Andy Westwood

The last week has seen a political and media frenzy as it has come clear that the RAB charge is now coming very close to the point where the new HE funding system costs around the same as when fees were just above £3k. With the wider public understandably not engaged in the wizardry of public accounting and a sector avoiding an opportunity for self-reflection, Andy Westwood attempts to unpick the dark arts at play, the rows that overlay them and attempts to drill just a little bit deeper.

Apprenticeships or university – a false choice

by Andy Westwood March 7, 2014

As we mark the end of Apprenticeships Week, Andy Westwood looks at how politicians and the media talk about apprenticeships and the false choice they continually present between them and higher education. There are good reasons to expand higher level apprenticeships, but this needs to happen in a better way – in collaboration with universities and learning from examples abroad.

Read the full post →

The narcissism of minor differences

by Andy Westwood February 11, 2014

They finally arrived yesterday. BIS published both the HEFCE grant letter and the SFA’s Skills Funding Statement. One was 6 pages and the other 60 but they both delivered roughly the same amount of cash to the FE and HE sectors. They also delivered more or less what had been set out in the Autumn Statement – i.e. some quite significant cuts to both sectors but not too much more on top of what George Osborne delivered in December. Andy Westwood gives some early thoughts on the letters and the scramble over funding that will come.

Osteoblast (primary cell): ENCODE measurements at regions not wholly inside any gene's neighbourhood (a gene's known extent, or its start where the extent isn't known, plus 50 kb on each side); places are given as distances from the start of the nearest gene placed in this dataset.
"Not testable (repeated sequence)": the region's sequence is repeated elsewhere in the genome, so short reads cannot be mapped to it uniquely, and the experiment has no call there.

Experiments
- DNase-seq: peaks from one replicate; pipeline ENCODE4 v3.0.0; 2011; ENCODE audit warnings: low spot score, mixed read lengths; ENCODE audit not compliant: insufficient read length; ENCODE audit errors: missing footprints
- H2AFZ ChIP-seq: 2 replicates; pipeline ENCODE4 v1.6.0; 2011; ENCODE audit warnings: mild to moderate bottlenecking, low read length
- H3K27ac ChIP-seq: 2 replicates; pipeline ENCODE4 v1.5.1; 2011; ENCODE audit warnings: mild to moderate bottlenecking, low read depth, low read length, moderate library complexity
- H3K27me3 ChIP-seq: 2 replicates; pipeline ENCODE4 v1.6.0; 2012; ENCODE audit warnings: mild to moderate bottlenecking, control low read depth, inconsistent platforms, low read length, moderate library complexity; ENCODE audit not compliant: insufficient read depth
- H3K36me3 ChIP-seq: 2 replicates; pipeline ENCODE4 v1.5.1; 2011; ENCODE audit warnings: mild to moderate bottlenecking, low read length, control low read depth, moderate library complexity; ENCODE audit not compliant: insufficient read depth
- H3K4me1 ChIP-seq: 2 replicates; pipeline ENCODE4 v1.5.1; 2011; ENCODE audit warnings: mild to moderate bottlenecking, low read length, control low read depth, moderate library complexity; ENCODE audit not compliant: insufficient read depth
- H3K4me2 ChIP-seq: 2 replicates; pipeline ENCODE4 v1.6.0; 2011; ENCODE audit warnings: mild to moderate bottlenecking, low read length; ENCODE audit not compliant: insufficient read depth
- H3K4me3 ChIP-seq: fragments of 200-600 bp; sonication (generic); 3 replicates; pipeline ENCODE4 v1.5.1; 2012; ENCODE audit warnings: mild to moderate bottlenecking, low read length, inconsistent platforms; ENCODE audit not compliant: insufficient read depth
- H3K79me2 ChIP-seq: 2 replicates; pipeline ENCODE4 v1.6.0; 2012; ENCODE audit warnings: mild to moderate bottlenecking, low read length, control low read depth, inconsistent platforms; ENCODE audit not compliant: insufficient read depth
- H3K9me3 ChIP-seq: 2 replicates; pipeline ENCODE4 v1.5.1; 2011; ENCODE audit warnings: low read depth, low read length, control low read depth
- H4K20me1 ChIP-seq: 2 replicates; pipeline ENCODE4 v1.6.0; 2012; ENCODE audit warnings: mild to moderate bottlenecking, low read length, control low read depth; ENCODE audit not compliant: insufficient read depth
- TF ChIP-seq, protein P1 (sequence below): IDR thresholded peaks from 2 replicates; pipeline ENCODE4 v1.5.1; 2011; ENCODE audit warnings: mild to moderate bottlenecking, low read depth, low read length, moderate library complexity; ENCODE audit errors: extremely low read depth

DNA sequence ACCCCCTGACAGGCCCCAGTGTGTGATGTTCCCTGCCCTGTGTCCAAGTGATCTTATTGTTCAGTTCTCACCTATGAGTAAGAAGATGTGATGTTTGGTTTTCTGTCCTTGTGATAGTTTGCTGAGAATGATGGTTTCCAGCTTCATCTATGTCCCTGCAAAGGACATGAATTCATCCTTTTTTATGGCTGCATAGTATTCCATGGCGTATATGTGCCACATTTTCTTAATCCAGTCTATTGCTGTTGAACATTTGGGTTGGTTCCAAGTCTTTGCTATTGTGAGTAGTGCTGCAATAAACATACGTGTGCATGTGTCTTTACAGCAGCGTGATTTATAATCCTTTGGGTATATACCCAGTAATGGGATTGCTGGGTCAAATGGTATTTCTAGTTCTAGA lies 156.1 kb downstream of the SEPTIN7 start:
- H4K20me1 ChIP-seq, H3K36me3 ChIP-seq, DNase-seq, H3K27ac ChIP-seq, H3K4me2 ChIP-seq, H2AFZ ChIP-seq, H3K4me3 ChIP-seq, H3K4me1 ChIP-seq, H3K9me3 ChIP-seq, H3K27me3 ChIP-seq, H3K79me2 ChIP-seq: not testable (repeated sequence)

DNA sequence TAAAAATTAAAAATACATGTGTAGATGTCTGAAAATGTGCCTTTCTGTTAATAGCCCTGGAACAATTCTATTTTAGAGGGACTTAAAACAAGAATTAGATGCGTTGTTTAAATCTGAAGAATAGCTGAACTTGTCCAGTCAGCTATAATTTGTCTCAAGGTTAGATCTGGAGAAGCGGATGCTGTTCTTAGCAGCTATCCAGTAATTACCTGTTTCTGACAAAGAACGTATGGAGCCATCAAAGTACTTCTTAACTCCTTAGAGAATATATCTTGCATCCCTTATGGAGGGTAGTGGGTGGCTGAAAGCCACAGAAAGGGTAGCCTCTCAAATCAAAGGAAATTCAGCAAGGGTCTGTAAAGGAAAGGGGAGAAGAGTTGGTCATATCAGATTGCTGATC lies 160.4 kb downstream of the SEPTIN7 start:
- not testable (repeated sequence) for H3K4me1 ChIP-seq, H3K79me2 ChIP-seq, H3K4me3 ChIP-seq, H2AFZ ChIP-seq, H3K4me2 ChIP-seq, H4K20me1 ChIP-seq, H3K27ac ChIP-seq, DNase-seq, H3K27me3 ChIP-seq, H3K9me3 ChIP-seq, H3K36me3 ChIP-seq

Read the full post →

A statement that we didn’t expect?

by Andy Westwood December 5, 2013

Like everyone else I thought this year’s Autumn Statement was going to focus on the cost of living, energy and fuel prices. For all I know it might have done but I haven’t yet got past the announcement of 30,000 extra university places next year and the abolition of all number controls in 2015-16. That on top of 20,000 new high level apprenticeships and money for new science facilities across the UK. Andy Westwood takes an early look at the implications of the Autumn Statement.

Read the full post →

Black holes and revelations

by Andy Westwood November 27, 2013

It’s perhaps fitting that it was the week of Dr Who’s 50th anniversary when a ‘black hole’ reportedly emerged in the BIS higher education budget. Over recruitment of HNDs and HNCs at private colleges has been reported by the Guardian as the cause of this serious financial problem.

Already there are reports of immediate pressures to BIS, SLC and HEFCE and possibly even to Research Council budgets as a result. According to the Guardian, BIS must find £900m of savings by 2015/16 – the first £600m of that in 2014-15, the final year of this Parliament and Spending Review period. Andy Westwood takes us on a tour of the negotiations that will now be taking place inside government and explores what might be cut in light of these latest revelations.

Read the full post →

Economic vs social conservatism?

by Andy Westwood September 27, 2013